November 7, 2018

By Alex Blaker

At Apple Inc.’s launch of its latest iPhone and watch, its largest event in 2018, company executives stepped onstage and touted Apple’s pledge to work toward using all recycled materials in the manufacturing of its products.

The executives’ speech was more than a public relations stunt for Apple, a trillion-dollar technology company which has sold over a billion mobile phones in the past decade. Apple, Microsoft, and other manufacturers of consumer electronics are acutely aware of the importance of taking an environmentally-friendly stance on their products.

That’s because of the escalating number of old mobile phones, laptops, printers, and other electronic devices piling up in landfills. These tech giants realize they can’t turn a blind eye to this growing problem or they may face regulatory enforcement action, consumer backlash, and other consequences.

How bad is it? According to U.S. Environmental Protection Agency data, more than 3.4 million tons of e-waste is generated each year, while the recycling rate is only 40 percent for small consumer electronics.

Besides the reduced impact on the environment, manufacturers can also gain better control of their brand, boost their bottom-line, and find new customers by selling refurbished or used products on-line and in physical stores, or to third-party vendors.

Increasing demand for refurbished products is being driven by consumers seeking cheaper options to ever-increasing prices for electronic devices. Refurbished smartphones grew by 13 percent in 2017, compared with flat growth of new phones during that same period, an industry report said.

Consumer electronics OEMs would be remiss if they pass on this growth opportunity to fatten their bottom-line. A case in point: a 2017 Persistence Market Research report said the global used phone market will be valued at an estimated $390 billion by 2025, a CAGR of 9 percent.

Manufacturers with established brands can benefit the most from selling refurbished devices. Consumers are more likely to buy a pre-owned phone or other devices from well-known companies rather than those which have little or no brand recognition. One industry survey found that 57 percent of the respondents said the brand-name of a refurbished product is a key consideration in their purchase decision.

Selling refurbished devices directly to consumers or trusted third parties also provides manufacturers greater brand protection because it gives them increased control over how and where their products are sold. Manufacturers can seriously harm their brand integrity by selling pre-owned products to unscrupulous companies who resell them to unsuspecting consumers as new goods.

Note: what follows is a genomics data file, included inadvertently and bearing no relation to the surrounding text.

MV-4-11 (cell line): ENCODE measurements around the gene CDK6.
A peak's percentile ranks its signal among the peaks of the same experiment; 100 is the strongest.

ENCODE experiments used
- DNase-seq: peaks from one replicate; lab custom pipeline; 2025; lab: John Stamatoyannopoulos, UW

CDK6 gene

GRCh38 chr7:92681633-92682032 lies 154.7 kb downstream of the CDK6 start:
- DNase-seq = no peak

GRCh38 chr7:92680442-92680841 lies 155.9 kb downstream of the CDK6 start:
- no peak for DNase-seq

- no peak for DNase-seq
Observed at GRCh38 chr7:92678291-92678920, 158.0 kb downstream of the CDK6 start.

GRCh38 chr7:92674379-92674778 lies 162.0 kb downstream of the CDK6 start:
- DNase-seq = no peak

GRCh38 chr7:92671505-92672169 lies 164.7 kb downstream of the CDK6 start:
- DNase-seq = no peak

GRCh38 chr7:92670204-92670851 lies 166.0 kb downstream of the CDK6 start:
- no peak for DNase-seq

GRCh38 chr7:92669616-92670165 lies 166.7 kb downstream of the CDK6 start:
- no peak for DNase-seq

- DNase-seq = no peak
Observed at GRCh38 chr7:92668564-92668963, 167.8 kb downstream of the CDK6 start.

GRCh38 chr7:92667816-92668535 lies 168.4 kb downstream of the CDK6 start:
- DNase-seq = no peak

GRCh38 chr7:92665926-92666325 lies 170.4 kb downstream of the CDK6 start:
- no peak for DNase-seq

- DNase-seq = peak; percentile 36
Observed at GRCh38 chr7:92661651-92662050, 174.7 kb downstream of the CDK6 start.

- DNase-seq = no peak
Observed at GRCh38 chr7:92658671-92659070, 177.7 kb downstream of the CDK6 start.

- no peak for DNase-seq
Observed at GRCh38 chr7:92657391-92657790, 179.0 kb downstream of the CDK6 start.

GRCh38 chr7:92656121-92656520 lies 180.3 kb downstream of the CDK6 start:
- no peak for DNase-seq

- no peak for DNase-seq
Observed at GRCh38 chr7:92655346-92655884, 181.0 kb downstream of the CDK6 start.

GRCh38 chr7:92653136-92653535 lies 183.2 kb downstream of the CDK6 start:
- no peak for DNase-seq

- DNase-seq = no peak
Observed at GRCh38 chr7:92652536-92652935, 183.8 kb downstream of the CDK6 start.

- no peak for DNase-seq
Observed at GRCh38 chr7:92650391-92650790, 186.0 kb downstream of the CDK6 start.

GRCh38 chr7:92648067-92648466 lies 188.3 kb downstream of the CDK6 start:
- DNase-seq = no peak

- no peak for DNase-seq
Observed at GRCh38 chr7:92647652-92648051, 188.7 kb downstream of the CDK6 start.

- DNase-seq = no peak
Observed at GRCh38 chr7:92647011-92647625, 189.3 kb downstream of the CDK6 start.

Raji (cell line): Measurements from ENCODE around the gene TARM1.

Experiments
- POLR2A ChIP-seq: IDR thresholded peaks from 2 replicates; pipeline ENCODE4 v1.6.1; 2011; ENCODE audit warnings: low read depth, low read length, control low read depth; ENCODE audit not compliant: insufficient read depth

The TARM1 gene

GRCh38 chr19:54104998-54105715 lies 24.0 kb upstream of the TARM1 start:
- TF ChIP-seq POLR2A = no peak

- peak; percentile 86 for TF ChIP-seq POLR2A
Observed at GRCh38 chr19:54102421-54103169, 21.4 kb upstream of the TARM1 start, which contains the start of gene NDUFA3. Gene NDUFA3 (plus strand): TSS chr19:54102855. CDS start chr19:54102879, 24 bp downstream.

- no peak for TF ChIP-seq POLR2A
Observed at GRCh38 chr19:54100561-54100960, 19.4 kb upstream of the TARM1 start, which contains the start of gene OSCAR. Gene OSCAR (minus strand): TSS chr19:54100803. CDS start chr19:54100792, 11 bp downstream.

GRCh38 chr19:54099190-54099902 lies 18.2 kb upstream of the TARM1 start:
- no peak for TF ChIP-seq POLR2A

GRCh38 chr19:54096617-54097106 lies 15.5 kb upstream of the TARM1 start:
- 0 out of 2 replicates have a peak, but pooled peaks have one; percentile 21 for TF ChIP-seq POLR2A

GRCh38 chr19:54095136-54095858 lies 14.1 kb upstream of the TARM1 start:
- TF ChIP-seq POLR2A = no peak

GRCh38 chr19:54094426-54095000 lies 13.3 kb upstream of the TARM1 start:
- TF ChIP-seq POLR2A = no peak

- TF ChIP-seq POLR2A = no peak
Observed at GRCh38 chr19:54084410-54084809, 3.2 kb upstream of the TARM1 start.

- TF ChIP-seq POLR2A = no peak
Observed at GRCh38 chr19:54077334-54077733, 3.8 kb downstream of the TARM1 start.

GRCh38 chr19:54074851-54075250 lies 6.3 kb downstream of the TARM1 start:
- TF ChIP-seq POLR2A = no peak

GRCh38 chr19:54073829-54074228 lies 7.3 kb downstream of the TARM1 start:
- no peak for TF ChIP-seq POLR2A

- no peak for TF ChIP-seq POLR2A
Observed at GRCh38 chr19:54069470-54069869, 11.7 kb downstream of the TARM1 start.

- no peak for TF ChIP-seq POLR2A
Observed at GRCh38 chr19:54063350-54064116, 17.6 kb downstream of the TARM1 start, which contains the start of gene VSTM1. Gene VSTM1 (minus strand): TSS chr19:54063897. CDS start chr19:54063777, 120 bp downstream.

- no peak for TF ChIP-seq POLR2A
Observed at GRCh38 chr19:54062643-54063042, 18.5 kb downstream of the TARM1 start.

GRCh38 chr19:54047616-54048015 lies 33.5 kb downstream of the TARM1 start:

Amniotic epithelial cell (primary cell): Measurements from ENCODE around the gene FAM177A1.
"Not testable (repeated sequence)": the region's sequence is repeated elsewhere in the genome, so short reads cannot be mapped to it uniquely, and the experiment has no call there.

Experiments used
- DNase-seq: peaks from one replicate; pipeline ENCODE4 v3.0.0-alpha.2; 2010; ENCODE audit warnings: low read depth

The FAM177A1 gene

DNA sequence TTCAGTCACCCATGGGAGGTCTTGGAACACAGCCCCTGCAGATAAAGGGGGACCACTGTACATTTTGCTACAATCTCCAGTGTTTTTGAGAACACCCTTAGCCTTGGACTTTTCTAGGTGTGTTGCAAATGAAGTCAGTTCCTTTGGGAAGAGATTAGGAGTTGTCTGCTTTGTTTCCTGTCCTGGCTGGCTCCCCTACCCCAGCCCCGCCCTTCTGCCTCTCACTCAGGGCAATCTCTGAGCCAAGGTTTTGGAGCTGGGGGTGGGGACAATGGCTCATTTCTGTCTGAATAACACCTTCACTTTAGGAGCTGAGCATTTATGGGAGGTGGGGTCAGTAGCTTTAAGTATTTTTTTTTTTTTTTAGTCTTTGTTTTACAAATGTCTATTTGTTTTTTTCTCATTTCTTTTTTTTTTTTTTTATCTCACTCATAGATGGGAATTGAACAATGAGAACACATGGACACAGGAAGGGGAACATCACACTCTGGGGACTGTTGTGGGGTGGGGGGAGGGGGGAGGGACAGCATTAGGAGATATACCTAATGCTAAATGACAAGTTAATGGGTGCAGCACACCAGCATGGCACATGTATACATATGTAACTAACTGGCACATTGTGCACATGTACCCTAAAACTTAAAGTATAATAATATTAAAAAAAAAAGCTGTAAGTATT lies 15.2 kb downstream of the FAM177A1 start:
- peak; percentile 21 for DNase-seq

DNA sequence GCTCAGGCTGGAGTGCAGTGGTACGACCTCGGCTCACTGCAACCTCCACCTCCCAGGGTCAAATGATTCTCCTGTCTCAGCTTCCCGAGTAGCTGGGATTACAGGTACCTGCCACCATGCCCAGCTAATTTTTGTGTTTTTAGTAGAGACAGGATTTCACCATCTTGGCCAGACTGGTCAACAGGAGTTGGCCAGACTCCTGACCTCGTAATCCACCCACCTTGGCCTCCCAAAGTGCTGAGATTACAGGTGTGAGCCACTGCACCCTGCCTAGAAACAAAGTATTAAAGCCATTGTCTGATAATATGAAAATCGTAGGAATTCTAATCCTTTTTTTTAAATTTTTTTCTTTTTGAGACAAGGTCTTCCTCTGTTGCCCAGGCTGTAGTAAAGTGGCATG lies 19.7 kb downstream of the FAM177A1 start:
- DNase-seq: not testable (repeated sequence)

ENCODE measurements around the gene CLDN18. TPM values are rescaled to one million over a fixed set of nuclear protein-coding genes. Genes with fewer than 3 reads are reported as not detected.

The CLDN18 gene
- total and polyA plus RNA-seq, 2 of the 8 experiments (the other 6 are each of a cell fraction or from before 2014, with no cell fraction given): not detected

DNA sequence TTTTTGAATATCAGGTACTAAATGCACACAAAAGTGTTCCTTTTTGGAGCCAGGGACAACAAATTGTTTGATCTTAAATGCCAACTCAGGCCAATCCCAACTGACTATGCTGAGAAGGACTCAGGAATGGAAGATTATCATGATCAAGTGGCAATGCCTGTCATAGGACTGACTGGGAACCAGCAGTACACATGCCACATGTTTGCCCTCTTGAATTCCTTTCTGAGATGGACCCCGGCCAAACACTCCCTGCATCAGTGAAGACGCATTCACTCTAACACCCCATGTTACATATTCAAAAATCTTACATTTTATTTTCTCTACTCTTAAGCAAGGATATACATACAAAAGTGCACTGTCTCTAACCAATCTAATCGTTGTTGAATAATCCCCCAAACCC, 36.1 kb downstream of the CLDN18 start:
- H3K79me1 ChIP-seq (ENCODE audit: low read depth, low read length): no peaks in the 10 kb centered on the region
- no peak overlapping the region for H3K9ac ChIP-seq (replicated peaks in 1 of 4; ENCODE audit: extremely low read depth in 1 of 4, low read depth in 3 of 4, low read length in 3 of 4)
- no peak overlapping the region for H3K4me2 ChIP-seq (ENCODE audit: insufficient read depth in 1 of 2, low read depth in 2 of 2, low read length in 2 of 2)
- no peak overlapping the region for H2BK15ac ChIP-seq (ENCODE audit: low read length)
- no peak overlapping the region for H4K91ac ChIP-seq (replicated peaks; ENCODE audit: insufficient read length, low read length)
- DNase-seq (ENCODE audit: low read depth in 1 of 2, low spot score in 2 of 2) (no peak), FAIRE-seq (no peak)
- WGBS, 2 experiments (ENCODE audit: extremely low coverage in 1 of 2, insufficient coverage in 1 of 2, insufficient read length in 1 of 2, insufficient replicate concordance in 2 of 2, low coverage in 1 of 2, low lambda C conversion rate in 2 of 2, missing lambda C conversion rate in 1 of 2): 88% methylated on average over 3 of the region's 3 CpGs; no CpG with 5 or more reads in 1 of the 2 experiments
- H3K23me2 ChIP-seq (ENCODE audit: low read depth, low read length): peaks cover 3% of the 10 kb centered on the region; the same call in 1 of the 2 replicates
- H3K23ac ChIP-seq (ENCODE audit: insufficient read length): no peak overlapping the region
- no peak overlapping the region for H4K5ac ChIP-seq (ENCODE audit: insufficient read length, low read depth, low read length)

When it comes to selling refurbished devices, forward-thinking manufacturers have made this practice an integral part of their business. Rather than absorbing significant losses by selling returned devices for recycling, these companies will offer their refurbished products at cheaper prices, often with a one-year warranty, on their website or to a third-party.

This allows them to sell devices to consumers who want their products but can’t afford to pay the hefty price tag of new ones. It’s a win-win situation for both the companies’ brand and their customers. Companies get the highest recovery value for their products and provide their customers with the best possible experience.

Some may think that selling secondhand smartphones and laptops will cannibalize new-product sales. But, in reality, the consumer-buying public is segmented into two camps: those who will always buy nothing but brand-new products and those who don’t mind going the refurbished route if it saves them a few dollars.

As consumer demand soars for technology used for work and play, it’s a sure bet that the amount of returned devices will continue to grow in lockstep. Selling older or slightly used devices can help manufacturers minimize the growing threat of e-waste, bolster their bottom-line and customer base, and retain and perhaps improve their brand reputation.

Alex Blaker is president of Tech Supplier Inc., a Hackensack-NJ-based company that remarkets refurbished. B stock and overstock inventory.

For more information, visit www.techsupplier.info
E-mail: contact@techsupplier.info.
Telephone: 201-500-8050